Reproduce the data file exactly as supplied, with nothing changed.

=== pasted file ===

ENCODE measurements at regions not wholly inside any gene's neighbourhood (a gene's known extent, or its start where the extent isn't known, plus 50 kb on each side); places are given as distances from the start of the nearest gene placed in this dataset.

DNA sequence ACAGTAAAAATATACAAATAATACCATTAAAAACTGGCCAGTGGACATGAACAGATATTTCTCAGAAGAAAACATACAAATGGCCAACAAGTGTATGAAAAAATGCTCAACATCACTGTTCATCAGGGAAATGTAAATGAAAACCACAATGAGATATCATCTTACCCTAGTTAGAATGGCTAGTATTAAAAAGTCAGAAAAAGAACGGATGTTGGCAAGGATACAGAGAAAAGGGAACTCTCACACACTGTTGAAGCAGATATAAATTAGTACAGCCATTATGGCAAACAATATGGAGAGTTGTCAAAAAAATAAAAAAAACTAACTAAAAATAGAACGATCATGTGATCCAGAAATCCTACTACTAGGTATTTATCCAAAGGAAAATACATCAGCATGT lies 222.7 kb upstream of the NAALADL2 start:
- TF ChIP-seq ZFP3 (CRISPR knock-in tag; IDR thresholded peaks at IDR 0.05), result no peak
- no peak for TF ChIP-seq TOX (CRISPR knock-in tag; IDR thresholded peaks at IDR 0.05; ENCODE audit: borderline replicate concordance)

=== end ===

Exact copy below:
ENCODE measurements at regions not wholly inside any gene's neighbourhood (a gene's known extent, or its start where the extent isn't known, plus 50 kb on each side); places are given as distances from the start of the nearest gene placed in this dataset.

DNA sequence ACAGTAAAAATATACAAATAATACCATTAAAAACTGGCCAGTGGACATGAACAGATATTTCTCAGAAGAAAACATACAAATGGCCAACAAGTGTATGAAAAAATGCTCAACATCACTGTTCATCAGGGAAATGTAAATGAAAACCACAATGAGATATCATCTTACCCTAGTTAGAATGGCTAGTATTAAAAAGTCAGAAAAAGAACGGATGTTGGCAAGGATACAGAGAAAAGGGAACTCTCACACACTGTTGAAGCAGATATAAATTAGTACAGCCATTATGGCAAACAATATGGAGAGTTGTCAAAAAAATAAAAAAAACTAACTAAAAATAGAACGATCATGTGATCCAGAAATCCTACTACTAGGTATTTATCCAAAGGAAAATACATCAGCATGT lies 222.7 kb upstream of the NAALADL2 start:
- TF ChIP-seq ZFP3 (CRISPR knock-in tag; IDR thresholded peaks at IDR 0.05), result no peak
- no peak for TF ChIP-seq TOX (CRISPR knock-in tag; IDR thresholded peaks at IDR 0.05; ENCODE audit: borderline replicate concordance)